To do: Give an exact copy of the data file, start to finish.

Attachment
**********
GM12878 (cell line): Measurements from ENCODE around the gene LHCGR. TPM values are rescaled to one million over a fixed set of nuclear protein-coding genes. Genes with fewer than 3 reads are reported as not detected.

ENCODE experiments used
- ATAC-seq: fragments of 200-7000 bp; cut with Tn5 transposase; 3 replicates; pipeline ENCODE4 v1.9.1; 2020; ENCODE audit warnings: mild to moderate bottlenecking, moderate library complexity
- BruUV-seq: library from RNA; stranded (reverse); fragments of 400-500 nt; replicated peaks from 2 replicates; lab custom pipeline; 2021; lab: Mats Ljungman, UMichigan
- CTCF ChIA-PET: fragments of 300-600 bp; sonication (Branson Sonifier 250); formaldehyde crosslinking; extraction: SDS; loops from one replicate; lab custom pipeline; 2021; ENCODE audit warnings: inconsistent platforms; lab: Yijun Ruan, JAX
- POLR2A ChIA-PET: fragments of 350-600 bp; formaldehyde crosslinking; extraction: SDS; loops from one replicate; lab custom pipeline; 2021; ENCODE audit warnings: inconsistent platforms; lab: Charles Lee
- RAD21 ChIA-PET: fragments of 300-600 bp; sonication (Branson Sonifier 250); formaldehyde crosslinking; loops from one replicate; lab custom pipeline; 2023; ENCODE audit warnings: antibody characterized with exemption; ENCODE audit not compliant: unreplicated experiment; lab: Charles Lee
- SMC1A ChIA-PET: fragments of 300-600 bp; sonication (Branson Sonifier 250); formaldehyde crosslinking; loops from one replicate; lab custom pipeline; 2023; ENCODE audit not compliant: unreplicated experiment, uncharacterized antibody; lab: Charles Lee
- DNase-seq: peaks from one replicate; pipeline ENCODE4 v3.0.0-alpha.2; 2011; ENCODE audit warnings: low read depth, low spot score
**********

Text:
GM12878 (cell line): Measurements from ENCODE around the gene LHCGR. TPM values are rescaled to one million over a fixed set of nuclear protein-coding genes. Genes with fewer than 3 reads are reported as not detected.

ENCODE experiments used
- ATAC-seq: fragments of 200-7000 bp; cut with Tn5 transposase; 3 replicates; pipeline ENCODE4 v1.9.1; 2020; ENCODE audit warnings: mild to moderate bottlenecking, moderate library complexity
- BruUV-seq: library from RNA; stranded (reverse); fragments of 400-500 nt; replicated peaks from 2 replicates; lab custom pipeline; 2021; lab: Mats Ljungman, UMichigan
- CTCF ChIA-PET: fragments of 300-600 bp; sonication (Branson Sonifier 250); formaldehyde crosslinking; extraction: SDS; loops from one replicate; lab custom pipeline; 2021; ENCODE audit warnings: inconsistent platforms; lab: Yijun Ruan, JAX
- POLR2A ChIA-PET: fragments of 350-600 bp; formaldehyde crosslinking; extraction: SDS; loops from one replicate; lab custom pipeline; 2021; ENCODE audit warnings: inconsistent platforms; lab: Charles Lee
- RAD21 ChIA-PET: fragments of 300-600 bp; sonication (Branson Sonifier 250); formaldehyde crosslinking; loops from one replicate; lab custom pipeline; 2023; ENCODE audit warnings: antibody characterized with exemption; ENCODE audit not compliant: unreplicated experiment; lab: Charles Lee
- SMC1A ChIA-PET: fragments of 300-600 bp; sonication (Branson Sonifier 250); formaldehyde crosslinking; loops from one replicate; lab custom pipeline; 2023; ENCODE audit not compliant: unreplicated experiment, uncharacterized antibody; lab: Charles Lee
- DNase-seq: peaks from one replicate; pipeline ENCODE4 v3.0.0-alpha.2; 2011; ENCODE audit warnings: low read depth, low spot score